Sometimes you live a story that makes you happy every time you tell it.
This is that kind of story.
I was on my way home to North Carolina, in the busy airport in Malaga, southern Spain, K-T-ing (pronounced kay-teeing. That’s what our family calls ‘killing time’), walking aimlessly through the crowds of people in the shopping area, just walking-moving-exercising before the long sit of the transatlantic flight.
I spied a little blond boy, three or four years old, running beside the moving sidewalk. I looked around the crowds, expecting to see a harried mother or father breaking out, chasing to corral him.
But I saw was no one.
So I followed him.
He was moving, clipping along, kept going. Clipclipclipclip. I sped up, with my carryon. Jogpulljogpull.
Was it ten minutes? More? I don’t know but I trailed him down the busy hall. Into an empty wide corridor. On and on. Then: dead-end at glass security doors.
The little guy stopped, looked through the glass, and stood there, not even breathing hard and he didn’t seem a bit afraid even though there was no one around but me.
“Hóla, niño.” I said, expecting he knew Spanish. “Dónde está tu mamá? Where is your momma?” He just looked at me.
I held out my hand, trying English. “Hey, buddy, shall we go find your mother?”
Without a word he put his little hand in mine and we walked back the way we’d come.
I chattered to him, figuring he didn’t understand. “Who are you, little guy? Where are you from? How will I get you back with your family?” He never said a word. And he didn’t let go of my hand.
As we got closer to the crowds, I saw an airport cleaning cart. I told the Spanish employee about the little runaway and she took him wherever they take lost children.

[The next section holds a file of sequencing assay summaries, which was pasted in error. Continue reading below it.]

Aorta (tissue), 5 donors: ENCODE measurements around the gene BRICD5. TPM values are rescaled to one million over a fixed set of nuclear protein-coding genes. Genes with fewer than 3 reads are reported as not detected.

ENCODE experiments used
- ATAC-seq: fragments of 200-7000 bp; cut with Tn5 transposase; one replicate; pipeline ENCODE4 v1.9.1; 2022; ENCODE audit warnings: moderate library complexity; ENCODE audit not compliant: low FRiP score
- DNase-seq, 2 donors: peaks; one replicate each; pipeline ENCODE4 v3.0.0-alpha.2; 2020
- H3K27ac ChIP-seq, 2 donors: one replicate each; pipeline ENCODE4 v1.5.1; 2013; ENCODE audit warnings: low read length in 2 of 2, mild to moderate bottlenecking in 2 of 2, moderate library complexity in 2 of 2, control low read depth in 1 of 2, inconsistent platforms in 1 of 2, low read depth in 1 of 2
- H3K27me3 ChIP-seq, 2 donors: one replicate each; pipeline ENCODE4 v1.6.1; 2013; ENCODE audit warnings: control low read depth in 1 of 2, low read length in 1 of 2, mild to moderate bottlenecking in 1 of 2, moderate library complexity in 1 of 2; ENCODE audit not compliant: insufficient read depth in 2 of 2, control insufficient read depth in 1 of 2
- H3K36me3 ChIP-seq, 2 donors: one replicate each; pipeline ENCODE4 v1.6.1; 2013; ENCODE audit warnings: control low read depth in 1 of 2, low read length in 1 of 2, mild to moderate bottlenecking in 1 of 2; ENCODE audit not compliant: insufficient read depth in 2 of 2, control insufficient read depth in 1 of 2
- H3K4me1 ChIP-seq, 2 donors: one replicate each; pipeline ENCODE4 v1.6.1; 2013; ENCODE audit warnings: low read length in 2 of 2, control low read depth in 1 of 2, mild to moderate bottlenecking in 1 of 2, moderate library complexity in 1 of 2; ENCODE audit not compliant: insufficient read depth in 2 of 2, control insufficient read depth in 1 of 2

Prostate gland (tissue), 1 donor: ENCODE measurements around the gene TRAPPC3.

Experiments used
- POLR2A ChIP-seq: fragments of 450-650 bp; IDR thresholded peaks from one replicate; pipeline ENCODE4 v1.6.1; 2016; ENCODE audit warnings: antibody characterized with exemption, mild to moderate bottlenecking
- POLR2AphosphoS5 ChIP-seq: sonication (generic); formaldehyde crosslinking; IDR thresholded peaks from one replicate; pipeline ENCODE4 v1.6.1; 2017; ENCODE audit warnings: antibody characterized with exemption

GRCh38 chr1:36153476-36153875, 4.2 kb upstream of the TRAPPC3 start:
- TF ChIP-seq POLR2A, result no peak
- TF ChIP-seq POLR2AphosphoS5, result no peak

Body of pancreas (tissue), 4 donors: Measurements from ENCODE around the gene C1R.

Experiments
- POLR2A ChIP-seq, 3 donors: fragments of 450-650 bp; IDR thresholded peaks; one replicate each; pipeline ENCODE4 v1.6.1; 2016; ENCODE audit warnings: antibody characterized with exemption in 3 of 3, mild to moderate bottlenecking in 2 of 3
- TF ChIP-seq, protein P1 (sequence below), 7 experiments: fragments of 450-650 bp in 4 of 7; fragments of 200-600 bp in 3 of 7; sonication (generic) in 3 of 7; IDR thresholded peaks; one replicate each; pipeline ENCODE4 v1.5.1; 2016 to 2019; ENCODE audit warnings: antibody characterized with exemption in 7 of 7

I watched them drive away, feeling sad. I would never know the answers to my questions. I would never know the end of the story. Oh, well.
There was still time before my flight, so I started K-T-ing again, in and out the gathered groups of people. Then, oh, my goodness! I saw my little guy with his mother entering a bathroom.
I noticed the dad nearby standing with their luggage. I introduced myself to see what language he spoke.
Ah! An Irishman, from Cork.
I spilled out my story. “I was walking that-a-way and I saw your son running and I followed him and he took my hand and I brought him back and a lady took him somewhere, and oh, I’m so glad he is back with you!”
“Oh, thank you, thank you! Our son ran off, he doesn’t speak, we were so afraid,” he said.
The mother returned, her hand tightly clutching her son, her eyes swollen red from crying. “Thank you so much. You are an angel,” she said.
“God loves you!” I said, as they gathered their things to catch their flight to Dublin.
I watched them go, feeling so happy.
It’s not every day you get to be someone’s angel.